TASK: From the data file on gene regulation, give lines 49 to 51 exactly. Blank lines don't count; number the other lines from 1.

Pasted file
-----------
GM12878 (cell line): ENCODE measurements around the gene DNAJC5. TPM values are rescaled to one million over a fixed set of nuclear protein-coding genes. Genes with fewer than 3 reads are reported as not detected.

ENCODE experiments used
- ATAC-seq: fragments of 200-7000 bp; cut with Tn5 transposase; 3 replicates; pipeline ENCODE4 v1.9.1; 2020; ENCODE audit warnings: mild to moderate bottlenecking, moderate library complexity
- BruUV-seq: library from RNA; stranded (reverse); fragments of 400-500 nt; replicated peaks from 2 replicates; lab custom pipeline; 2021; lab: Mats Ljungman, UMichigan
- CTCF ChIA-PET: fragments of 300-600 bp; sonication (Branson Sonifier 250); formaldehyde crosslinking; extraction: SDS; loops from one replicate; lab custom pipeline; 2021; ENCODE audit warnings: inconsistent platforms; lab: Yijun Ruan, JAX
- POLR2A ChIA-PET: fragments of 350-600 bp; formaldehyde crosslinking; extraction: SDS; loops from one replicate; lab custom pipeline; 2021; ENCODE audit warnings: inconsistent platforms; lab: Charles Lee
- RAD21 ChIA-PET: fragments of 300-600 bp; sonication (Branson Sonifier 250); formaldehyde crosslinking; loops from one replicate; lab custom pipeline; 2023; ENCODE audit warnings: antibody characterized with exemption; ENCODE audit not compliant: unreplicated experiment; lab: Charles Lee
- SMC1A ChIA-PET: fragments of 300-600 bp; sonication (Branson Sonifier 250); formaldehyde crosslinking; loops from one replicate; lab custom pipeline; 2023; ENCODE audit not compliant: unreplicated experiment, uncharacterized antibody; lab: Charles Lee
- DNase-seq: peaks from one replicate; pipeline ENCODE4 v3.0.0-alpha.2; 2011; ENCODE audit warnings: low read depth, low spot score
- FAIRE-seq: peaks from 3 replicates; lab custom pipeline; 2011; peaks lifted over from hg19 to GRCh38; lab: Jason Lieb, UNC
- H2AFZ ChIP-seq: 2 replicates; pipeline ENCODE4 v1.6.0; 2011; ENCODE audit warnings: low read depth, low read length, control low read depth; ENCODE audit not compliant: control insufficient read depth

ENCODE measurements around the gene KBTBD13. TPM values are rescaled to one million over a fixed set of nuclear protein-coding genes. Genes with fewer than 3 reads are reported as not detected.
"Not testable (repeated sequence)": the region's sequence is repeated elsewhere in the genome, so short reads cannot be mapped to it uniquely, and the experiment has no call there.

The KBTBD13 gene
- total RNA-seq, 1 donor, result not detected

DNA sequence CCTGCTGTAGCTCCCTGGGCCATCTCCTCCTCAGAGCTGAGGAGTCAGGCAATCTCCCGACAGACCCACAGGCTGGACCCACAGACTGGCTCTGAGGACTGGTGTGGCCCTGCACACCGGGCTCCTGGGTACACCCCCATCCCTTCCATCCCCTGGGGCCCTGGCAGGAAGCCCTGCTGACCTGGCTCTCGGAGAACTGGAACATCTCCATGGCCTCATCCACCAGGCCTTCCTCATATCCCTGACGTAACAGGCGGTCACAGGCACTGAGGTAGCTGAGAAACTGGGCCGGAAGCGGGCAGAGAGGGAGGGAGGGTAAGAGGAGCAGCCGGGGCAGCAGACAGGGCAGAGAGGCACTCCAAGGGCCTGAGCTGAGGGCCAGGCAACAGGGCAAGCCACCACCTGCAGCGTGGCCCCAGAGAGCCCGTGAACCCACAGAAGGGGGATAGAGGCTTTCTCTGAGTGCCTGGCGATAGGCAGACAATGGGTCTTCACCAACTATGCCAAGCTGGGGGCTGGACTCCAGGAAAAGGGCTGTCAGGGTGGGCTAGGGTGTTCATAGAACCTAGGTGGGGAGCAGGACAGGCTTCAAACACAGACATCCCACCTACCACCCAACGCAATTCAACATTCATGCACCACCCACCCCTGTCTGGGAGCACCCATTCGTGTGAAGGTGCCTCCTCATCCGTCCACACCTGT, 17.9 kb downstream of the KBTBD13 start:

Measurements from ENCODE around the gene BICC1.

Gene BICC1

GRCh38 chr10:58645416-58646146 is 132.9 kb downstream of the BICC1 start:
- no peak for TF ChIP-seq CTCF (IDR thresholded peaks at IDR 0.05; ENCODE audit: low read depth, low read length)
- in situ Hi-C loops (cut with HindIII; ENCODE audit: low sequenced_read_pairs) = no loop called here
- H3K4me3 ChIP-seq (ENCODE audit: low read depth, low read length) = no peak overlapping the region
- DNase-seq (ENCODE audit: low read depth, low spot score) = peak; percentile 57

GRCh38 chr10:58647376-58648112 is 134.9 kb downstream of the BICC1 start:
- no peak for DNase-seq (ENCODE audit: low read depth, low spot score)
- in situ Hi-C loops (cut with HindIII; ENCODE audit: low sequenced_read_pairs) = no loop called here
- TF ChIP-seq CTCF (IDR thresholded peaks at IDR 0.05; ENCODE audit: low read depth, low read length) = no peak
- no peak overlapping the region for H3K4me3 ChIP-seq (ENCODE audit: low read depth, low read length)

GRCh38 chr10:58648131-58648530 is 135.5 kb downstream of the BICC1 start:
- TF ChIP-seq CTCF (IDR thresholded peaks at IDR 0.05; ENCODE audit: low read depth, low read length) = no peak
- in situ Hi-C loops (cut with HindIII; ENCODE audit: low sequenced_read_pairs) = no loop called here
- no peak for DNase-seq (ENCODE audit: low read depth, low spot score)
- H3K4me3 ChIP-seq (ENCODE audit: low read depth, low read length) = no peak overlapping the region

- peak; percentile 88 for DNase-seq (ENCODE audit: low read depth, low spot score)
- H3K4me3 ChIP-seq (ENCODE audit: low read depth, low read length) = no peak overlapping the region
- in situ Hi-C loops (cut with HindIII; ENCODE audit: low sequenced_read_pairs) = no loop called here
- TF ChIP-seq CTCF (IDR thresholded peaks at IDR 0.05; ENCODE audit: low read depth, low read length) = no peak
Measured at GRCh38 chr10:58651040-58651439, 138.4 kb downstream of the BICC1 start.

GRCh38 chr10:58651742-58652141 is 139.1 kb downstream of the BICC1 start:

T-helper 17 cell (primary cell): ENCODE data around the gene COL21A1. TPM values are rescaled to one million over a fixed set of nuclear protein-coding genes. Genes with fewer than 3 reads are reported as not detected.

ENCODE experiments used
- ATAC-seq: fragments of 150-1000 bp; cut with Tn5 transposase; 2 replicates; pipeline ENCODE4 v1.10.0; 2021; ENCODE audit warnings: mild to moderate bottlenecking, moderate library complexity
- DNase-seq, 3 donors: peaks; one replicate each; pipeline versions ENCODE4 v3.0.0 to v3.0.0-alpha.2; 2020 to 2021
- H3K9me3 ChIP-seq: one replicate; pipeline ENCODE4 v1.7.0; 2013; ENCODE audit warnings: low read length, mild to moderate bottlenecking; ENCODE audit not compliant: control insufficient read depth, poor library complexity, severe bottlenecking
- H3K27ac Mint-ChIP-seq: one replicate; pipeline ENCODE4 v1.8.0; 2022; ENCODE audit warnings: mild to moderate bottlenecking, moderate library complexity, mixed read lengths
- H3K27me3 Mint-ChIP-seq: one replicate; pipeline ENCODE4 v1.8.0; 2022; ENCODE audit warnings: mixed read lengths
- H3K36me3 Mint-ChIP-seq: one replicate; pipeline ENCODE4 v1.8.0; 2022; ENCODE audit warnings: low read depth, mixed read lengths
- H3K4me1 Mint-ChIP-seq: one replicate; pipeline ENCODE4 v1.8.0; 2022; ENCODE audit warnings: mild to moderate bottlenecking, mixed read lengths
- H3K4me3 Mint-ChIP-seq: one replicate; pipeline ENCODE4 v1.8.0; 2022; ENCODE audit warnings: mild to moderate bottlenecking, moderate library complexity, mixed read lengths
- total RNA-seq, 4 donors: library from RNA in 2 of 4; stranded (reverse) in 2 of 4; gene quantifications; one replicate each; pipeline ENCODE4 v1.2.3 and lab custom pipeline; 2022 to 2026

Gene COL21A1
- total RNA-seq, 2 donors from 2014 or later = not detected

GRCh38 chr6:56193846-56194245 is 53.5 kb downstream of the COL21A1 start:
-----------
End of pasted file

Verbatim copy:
- H3K4me3 Mint-ChIP-seq: one replicate; pipeline ENCODE4 v1.8.0; 2022; ENCODE audit warnings: mild to moderate bottlenecking, moderate library complexity, mixed read lengths
- total RNA-seq, 4 donors: library from RNA in 2 of 4; stranded (reverse) in 2 of 4; gene quantifications; one replicate each; pipeline ENCODE4 v1.2.3 and lab custom pipeline; 2022 to 2026

Gene COL21A1